W* talk to Rolls-Royce chief executive

W* talk to Rolls-Royce chief executive

The world of Rolls Royce is blissfully removed from the realities of regular life. Over 85 per cent of production is strictly made-to-measure, cars that are painstakingly hand-built by skilled craftsmen and women at the company’s ecologically sensitive Goodwood manufacturing site, designed by Nicholas Grimshaw in 2003 to blend into the idyllic West Sussex countryside (and recently, sensitively, extended).
On the day of our visit a hazy summer light engulfs this picture perfect setting, complete with smart villages and lush rolling green hills, dotted with healthy-looking cattle protecting their young offspring. The urban jungle we left behind couldn’t be further away, and the image of Rolls-Royce as a beacon of traditional British values is helpfully reinforced, not least for the many foreign buyers who make the trip to Goodwood.
We are here for a tour of this modest facility, to meet the crafts people in the wood workshop and the specialist technicians in the leather department. Most customers, or ’clients’, as they are referred to by RR, visit Goodwood personally and following consultation with the bespoke designers on site, follow the journey of their car from concept to production.
We are also here to meet with Rolls-Royce’s chief executive officer, Torsten Müller-Ötvös, who joined the marque from parent company BMW just over a year ago. Müller-Ötvös has worked within BMW AG for almost 20 years and was one of those responsible for re-launching the MINI brand back at the turn of the century
Rolls Royce saw a record year in 2010. Do you see this growth being sustained?
Last year we saw 170 per cent growth compared to 2009 - this is not a number we could duplicate this year. We launched the Ghost last year, expanded our dealer network, and speeded up the organisation. This year I see more of a sustainable growth.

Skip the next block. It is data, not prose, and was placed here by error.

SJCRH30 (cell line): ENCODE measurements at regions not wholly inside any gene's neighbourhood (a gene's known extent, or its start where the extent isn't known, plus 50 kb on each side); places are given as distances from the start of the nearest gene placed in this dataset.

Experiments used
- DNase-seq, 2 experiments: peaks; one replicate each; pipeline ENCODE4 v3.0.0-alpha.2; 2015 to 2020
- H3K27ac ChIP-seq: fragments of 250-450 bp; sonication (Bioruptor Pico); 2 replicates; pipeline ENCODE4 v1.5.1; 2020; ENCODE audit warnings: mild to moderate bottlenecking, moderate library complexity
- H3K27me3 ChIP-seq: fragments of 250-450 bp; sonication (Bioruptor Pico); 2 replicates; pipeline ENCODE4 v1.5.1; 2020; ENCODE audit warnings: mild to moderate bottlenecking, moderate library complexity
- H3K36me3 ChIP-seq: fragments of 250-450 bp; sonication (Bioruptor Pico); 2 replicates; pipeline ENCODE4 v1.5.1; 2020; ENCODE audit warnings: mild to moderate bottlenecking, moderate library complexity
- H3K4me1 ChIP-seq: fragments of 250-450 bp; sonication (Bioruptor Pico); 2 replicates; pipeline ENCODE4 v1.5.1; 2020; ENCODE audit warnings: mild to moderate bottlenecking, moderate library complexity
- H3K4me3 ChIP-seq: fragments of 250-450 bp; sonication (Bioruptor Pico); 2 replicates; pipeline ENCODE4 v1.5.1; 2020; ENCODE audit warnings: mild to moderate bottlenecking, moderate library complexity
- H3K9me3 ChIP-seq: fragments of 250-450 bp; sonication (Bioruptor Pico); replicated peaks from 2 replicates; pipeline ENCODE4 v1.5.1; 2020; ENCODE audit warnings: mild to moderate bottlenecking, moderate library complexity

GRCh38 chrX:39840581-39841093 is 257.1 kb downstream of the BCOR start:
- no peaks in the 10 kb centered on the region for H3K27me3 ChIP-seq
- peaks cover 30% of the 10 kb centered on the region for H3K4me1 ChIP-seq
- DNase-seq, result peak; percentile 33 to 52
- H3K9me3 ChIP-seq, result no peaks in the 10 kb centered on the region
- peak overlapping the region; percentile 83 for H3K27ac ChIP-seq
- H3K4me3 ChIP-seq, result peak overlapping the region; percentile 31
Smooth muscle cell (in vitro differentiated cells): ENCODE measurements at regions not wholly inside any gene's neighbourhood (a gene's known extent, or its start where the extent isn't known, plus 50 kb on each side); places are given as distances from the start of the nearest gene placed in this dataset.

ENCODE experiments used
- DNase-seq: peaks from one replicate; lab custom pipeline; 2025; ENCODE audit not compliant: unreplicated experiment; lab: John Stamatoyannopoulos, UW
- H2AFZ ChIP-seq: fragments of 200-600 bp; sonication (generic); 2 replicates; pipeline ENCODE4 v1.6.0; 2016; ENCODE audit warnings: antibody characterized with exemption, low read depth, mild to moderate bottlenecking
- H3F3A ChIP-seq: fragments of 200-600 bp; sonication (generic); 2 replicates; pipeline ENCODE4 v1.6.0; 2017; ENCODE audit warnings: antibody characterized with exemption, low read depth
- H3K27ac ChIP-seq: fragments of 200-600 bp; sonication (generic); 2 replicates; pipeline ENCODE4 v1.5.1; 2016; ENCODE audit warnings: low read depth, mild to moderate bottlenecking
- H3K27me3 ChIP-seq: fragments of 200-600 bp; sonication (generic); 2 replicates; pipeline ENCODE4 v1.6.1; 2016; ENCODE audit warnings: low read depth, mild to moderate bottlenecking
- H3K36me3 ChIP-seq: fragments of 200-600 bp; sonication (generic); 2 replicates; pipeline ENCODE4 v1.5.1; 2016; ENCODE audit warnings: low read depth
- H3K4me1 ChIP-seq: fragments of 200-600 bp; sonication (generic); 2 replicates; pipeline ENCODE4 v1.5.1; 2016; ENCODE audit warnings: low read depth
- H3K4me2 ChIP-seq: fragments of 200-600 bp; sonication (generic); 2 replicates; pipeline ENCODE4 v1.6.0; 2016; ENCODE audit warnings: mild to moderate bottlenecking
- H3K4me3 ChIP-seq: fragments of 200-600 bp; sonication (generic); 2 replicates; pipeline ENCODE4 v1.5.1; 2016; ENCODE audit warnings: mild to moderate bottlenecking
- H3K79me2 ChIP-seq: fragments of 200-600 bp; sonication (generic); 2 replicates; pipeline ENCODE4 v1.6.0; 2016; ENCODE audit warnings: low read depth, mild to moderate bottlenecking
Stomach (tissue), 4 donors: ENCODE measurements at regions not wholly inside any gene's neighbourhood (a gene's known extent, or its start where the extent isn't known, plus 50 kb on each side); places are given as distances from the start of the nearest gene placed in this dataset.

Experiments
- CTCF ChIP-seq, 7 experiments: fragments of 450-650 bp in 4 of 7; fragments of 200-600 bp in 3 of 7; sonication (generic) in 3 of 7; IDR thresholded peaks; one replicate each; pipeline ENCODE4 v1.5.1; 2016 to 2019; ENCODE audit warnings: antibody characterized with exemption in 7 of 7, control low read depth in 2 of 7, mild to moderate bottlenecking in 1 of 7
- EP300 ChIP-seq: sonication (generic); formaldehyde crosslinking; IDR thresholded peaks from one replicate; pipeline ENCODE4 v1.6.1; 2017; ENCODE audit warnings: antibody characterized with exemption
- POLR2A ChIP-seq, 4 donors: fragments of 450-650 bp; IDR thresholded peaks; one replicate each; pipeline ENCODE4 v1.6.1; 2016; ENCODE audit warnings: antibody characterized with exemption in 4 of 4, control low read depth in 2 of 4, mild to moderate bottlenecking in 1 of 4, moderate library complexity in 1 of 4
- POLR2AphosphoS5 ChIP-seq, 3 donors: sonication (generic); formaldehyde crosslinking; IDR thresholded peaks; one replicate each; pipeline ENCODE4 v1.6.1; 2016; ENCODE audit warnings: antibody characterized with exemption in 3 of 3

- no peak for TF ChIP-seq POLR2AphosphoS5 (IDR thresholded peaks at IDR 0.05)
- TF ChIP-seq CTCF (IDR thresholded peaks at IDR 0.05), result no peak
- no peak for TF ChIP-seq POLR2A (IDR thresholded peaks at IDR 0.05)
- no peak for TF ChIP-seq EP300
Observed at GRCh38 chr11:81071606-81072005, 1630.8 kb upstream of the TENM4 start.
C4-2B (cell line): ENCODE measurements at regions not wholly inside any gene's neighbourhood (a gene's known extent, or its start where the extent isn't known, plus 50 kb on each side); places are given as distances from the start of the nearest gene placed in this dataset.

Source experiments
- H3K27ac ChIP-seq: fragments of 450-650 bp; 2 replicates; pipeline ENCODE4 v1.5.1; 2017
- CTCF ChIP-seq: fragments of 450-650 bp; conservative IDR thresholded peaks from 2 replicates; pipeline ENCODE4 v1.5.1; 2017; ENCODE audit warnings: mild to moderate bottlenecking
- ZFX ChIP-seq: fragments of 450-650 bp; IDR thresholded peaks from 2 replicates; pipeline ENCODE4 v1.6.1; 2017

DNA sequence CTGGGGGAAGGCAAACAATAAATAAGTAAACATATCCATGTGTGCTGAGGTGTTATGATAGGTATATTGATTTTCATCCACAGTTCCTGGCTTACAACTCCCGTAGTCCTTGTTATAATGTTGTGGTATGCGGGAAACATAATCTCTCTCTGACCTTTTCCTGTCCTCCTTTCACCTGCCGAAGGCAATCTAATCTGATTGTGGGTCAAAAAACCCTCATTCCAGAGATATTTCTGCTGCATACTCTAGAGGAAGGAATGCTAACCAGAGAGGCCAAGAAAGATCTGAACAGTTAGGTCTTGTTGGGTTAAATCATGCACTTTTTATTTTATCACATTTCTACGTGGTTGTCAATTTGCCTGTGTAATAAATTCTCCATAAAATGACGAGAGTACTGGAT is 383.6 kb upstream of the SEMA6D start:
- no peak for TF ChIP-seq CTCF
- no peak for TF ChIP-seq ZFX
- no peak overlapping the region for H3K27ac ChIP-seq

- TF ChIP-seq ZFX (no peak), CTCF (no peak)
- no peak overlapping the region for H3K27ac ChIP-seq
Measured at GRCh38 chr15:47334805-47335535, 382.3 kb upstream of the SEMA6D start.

Also, it is very hard to predict this segment as it relies on consumer sentiment. You see Rolls Royce cars are not purchased like other cars, but more like a luxury good -- a precious watch, a yacht or a family home.
Which markets are you eyeing up?
Asia has been one of our biggest growth areas and we have extended our dealer network there. We still see nice growth in the United States and the Middle East is doing fabulously since it came out of its recent crisis. Russia too saw some decline but now it is back on plan.

The Ghost is a smaller, more affordable Rolls Royce and most importantly more of a driver’s car as opposed to the typically chauffer-driven Phantom. Are you attracting new customers to the marque with this car?
The Ghost is 80 per cent new conquests - customers we’ve never seen before. They are coming from the top [specification] Mercedes S-Class or other luxurious cars. These are customers who can afford a Rolls Royce but admit that the Phantom isn’t their cup of coffee because they are mainly self-drivers.

Bentley has had phenomenal success with the Continental GT. Do you have similar model plans for the Ghost?
Be assured that we’re doing a lot of thinking and we would be mad not to do some derivatives out of the Ghost. We recently launched the extended wheelbase and this wasn’t just for the Asian markets, but also for the United States.

How easy is it for you to add another model derivative to the line-up?
Due to the way we build our cars, which is very much hand built, we don’t have to rely so much on making a second [production] line - it is more related to workforce and space. We are quite flexible here and we have more or less tripled our output in one year.

How far are you willing to expand the model range?
To make it very clear, our intention is not to go into Bentley production numbers -- not at all. Rolls Royce needs to remain highly, highly exclusive and we certainly don’t want see a Rolls Royce at every single street corner. These cars are so rare that they are perceived as being very special.

Do you feel there is ever a place for a small Rolls Royce -- a city run-around?